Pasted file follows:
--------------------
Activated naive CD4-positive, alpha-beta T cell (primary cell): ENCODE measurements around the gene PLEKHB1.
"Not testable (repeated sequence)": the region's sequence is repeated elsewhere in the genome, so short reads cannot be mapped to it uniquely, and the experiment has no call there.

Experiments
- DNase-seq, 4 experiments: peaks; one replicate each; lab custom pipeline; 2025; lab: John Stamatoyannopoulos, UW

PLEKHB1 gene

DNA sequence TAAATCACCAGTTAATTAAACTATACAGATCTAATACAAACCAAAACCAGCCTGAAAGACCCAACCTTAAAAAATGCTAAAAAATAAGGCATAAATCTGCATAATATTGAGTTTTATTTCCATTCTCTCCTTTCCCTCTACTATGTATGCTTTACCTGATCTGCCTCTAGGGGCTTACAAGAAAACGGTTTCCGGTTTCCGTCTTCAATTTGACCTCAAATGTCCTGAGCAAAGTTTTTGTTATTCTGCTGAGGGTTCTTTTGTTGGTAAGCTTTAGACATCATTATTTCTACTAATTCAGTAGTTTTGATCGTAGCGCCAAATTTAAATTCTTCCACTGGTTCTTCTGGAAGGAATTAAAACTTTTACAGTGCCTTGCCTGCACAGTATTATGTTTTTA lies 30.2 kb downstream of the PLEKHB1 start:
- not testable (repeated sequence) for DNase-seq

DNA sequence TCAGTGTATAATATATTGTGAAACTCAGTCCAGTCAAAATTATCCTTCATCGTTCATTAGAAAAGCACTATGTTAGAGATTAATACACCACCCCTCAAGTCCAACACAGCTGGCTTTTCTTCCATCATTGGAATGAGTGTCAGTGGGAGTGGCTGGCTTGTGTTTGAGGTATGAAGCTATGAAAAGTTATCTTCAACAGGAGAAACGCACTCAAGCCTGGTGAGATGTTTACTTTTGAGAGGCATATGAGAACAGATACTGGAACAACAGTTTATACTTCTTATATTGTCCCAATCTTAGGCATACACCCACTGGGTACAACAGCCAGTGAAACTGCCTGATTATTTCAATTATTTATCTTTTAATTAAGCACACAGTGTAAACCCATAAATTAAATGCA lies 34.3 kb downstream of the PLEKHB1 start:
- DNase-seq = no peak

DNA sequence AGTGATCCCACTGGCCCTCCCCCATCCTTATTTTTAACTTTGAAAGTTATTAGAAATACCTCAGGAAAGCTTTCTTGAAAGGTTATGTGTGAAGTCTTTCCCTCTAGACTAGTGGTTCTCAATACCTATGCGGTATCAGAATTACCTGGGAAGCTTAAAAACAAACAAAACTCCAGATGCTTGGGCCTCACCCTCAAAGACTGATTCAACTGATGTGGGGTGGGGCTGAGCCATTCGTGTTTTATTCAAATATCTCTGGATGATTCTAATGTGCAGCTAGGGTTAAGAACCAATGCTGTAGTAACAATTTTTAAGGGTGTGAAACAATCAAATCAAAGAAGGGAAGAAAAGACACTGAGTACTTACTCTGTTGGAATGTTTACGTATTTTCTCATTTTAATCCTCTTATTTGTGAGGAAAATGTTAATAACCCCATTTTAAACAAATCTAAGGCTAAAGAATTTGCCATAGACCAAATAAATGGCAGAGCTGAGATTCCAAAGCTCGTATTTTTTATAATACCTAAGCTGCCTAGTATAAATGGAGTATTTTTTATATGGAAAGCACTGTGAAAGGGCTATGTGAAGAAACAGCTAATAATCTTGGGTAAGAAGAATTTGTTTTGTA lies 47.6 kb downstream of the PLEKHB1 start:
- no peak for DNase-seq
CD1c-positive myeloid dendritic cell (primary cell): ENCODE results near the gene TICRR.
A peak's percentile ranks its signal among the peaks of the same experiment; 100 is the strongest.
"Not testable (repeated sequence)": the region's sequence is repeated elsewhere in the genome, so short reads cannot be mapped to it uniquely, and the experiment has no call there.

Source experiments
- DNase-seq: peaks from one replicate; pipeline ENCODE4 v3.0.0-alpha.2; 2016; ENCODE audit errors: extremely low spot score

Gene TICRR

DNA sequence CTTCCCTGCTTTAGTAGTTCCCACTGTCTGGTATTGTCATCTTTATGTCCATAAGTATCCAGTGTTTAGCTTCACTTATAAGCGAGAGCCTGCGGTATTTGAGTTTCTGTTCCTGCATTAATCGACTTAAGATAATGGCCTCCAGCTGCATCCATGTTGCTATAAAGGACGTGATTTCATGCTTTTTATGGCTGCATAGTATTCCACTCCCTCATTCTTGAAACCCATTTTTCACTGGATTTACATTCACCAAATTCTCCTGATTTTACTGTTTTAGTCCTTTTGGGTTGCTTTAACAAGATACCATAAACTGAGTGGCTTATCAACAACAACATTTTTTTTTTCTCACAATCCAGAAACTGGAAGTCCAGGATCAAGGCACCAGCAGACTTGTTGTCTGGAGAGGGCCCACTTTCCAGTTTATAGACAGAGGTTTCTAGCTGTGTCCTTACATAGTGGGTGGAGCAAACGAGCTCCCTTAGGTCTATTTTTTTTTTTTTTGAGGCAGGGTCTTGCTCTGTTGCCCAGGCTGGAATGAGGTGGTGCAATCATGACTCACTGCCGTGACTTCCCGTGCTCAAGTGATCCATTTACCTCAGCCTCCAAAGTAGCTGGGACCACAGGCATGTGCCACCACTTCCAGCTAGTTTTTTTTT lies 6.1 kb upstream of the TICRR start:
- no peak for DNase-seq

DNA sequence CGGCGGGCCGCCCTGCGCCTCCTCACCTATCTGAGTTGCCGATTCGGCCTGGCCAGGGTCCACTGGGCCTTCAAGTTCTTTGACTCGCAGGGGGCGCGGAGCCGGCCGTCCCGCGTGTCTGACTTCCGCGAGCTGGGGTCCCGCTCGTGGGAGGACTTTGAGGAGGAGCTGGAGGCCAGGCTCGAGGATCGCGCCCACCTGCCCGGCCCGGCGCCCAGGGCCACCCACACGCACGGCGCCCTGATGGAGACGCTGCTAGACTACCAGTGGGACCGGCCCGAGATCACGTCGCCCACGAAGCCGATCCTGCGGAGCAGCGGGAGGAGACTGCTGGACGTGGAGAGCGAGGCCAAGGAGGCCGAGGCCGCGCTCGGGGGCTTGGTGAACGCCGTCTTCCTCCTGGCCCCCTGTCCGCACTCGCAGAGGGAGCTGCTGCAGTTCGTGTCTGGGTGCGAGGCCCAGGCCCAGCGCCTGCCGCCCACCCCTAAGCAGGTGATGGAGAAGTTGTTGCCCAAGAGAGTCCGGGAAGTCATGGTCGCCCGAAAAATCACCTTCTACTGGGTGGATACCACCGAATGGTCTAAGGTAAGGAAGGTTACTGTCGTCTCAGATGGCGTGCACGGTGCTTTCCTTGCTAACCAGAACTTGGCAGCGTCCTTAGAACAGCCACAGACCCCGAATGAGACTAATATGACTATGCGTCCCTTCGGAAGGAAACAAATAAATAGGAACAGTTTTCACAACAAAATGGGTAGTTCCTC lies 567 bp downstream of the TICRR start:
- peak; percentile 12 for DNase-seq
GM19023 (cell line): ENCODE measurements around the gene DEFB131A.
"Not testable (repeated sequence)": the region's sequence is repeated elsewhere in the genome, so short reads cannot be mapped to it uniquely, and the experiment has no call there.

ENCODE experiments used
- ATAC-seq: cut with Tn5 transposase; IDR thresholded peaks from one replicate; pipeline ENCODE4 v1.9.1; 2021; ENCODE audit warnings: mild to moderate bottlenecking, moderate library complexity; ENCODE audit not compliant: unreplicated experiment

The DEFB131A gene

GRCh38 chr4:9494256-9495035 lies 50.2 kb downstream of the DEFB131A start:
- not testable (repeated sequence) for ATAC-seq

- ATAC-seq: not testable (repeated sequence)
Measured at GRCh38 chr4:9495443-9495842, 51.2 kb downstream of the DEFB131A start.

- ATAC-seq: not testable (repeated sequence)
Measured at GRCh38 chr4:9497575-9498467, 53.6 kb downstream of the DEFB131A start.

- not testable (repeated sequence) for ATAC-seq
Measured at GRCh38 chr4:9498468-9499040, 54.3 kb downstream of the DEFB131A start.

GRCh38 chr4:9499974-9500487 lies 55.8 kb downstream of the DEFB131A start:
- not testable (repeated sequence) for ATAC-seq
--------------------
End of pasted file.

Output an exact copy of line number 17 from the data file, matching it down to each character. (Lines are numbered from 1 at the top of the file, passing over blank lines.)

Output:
Gene TICRR